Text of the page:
Call for stiffer poaching penalties

Legislators and other responsible authorities should expedite review of the Parks and Wildlife Act to increase penalties for wildlife poaching, particularly of elephants, the Zimbabwe Environmental Lawyers Association (ZELA) has said.

This follows the recent poaching of six elephants in the Gwayi-Shangani Conservancy. The incident was reminiscent of the tragic poisoning by poachers of over 80 elephants in 2013 in the Hwange National Park, Zimbabwe’s largest game reserve.

In a statement, ZELA said while unlawful hunting of elephants or illicit removal of meat from elephants was accompanied by jail sentences, these regrettably, lacked the necessary deterrent impact.

“The poaching crisis emerges as a formidable threat to elephants and wildlife resources both in Zimbabwe and globally. Tragically, poaching is intricately linked to illicit wildlife trade, posing a severe danger to the survival of the iconic species,” ZELA said.

“Specifically, in cases of hunting offences of species not classified as specially protected, within various categorised protected areas, the penalties prescribed consist of either a fine, imprisonment not exceeding two years, or a combination of both a fine and imprisonment.

“This leniency raises concerns about the effectiveness of the existing legal framework in deterring such activities and underscores the need for a critical re-evaluation of the penalties associated with these offences,” said ZELA.

According to ZELA, if not promptly addressed, widespread poaching could result in a significant decline of elephant populations, pushing these iconic majestic creatures to the brink of extinction.

“The incident underscores the persistent activities of poaching within Zimbabwe, indicating an ongoing and pressing issue that demands immediate attention. This further underscores the urgent requirement for the country to promptly develop and implement comprehensive wildlife legal instruments that are robust enough to effectively combat and deter the poaching of wildlife resources,” said ZELA.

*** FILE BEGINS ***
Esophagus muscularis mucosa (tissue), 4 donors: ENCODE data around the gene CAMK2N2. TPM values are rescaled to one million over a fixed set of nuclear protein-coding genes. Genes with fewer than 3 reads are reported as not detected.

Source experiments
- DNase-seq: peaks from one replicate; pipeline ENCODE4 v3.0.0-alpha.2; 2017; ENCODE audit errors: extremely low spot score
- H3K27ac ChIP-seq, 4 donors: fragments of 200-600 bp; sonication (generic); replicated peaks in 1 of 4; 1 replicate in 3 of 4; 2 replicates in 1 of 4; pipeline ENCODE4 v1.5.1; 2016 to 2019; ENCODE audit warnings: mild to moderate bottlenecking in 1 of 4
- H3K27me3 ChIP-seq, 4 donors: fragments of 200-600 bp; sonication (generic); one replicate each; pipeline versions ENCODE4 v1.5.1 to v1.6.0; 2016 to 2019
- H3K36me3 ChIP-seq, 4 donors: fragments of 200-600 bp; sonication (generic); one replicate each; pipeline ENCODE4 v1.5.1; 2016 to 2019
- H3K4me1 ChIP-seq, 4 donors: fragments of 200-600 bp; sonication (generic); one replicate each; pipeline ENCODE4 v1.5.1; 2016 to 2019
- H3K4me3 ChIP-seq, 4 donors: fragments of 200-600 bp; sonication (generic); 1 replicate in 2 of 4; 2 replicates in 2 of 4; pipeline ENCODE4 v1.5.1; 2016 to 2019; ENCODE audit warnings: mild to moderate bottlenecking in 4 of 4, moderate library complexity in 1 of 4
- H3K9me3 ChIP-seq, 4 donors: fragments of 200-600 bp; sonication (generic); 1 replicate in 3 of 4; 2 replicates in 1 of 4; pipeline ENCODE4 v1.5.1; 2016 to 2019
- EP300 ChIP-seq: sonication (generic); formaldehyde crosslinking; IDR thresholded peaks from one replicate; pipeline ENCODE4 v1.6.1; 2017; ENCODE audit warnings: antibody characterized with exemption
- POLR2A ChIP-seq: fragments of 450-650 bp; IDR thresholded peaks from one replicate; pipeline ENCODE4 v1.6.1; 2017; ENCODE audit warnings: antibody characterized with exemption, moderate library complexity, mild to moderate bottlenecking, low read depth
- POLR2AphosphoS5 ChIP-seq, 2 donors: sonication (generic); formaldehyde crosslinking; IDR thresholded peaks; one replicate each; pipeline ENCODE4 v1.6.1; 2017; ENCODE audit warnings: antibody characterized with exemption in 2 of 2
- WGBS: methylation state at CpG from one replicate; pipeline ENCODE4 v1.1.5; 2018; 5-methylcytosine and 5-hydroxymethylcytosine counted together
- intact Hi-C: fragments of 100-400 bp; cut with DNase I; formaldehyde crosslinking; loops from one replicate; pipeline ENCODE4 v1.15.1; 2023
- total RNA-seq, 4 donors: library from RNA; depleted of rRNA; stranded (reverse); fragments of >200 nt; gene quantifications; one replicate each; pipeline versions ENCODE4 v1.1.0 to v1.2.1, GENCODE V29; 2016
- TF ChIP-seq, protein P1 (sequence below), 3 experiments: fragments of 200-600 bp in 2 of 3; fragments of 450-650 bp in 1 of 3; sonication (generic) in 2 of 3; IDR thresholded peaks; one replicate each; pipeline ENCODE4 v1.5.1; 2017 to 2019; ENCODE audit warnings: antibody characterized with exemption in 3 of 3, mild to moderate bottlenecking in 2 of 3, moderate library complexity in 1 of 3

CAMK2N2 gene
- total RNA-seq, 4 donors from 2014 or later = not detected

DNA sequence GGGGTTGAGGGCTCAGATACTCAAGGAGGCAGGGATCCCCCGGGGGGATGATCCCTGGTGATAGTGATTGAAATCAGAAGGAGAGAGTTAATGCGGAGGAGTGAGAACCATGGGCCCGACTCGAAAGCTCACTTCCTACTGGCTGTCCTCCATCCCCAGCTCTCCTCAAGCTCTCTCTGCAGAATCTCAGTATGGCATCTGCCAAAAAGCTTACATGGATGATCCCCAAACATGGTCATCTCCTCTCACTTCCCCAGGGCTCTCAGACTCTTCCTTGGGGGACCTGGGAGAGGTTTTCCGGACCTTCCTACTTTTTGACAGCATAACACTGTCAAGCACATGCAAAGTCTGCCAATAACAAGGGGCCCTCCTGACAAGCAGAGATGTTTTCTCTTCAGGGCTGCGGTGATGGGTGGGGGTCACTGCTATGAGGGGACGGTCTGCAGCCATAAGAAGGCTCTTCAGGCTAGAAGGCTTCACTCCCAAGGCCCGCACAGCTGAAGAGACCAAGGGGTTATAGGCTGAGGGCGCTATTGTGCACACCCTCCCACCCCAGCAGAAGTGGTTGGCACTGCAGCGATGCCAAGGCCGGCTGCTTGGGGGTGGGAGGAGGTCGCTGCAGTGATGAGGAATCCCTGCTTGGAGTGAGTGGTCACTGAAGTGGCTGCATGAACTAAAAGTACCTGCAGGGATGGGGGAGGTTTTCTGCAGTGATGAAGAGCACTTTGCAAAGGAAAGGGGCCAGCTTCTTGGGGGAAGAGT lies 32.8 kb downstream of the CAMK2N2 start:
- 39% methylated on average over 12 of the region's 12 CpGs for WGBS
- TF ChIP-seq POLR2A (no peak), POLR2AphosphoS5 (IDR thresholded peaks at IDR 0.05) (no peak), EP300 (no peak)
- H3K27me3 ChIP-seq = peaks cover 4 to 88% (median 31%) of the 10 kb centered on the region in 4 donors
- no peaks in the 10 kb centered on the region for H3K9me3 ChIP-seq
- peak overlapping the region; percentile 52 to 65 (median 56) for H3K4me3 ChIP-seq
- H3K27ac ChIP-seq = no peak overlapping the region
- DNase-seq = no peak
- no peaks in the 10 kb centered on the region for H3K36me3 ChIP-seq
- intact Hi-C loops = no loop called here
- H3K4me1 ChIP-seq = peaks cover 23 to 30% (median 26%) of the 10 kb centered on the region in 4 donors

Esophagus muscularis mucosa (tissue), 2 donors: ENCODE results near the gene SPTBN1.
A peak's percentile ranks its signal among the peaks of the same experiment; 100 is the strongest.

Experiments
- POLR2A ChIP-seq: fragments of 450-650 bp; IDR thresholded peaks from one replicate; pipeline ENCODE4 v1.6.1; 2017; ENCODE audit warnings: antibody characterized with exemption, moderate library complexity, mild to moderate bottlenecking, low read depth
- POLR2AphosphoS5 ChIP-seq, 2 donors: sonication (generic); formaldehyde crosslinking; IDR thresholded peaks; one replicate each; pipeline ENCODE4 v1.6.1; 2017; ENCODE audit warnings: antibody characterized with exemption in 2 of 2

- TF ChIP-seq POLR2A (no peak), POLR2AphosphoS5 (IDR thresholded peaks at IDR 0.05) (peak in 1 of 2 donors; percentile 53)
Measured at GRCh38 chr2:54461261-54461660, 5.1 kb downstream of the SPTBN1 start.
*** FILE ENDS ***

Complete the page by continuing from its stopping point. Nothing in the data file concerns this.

It said significant elephant populations had become an attractive target for wildlife crime syndicates, making the country a potential poaching target.

The fight against poaching demanded resilience and collaboration from all stakeholders interested in protecting elephants and all wildlife resources in Zimbabwe.

“A flourishing elephant population holds environmental, ecological, economic and social benefits for Zimbabwe. ZELA recognises the pivotal role played by law enforcement agents, in combating poaching and wildlife crimes, and we understand that their efforts alone cannot eradicate poaching.

“The fight against poaching demands resilience and collaboration from all stakeholders interested in protecting elephants and all wildlife resources in Zimbabwe. We acknowledge that communities serve as the primary line of defence against poaching and wildlife crimes,” said ZELA.

The fight against poaching demanded that it be carried out on multiple fronts by different actors, who must embrace digital technology.

“We call upon these actors to innovate around use of digital technology for establishing mechanisms for community wildlife crime monitoring, reporting and follow-up. The pivotal role of technology in combating wildlife crime cannot be overstated. We earnestly urge the Government and other developmental partners in the sector to increase investments in cutting-edge technology. Such advancements will significantly enhance the monitoring of animal movements and the early detection of wildlife crimes,” ZELA said. — New Ziana.

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